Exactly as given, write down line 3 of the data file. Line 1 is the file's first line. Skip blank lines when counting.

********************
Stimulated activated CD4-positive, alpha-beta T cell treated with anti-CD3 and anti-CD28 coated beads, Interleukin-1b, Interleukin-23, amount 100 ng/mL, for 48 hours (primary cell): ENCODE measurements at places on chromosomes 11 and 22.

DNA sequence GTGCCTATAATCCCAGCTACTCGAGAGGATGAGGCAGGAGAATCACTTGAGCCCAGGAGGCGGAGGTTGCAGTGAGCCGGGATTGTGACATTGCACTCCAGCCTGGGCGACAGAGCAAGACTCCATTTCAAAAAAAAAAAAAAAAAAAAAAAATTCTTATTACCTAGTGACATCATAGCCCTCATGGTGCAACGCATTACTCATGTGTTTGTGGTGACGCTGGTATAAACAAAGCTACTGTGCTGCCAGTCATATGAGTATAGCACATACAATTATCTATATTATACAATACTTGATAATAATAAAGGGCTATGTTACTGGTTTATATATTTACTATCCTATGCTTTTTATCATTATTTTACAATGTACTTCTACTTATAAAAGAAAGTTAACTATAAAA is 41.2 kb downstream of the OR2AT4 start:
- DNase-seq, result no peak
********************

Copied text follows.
- DNase-seq, result no peak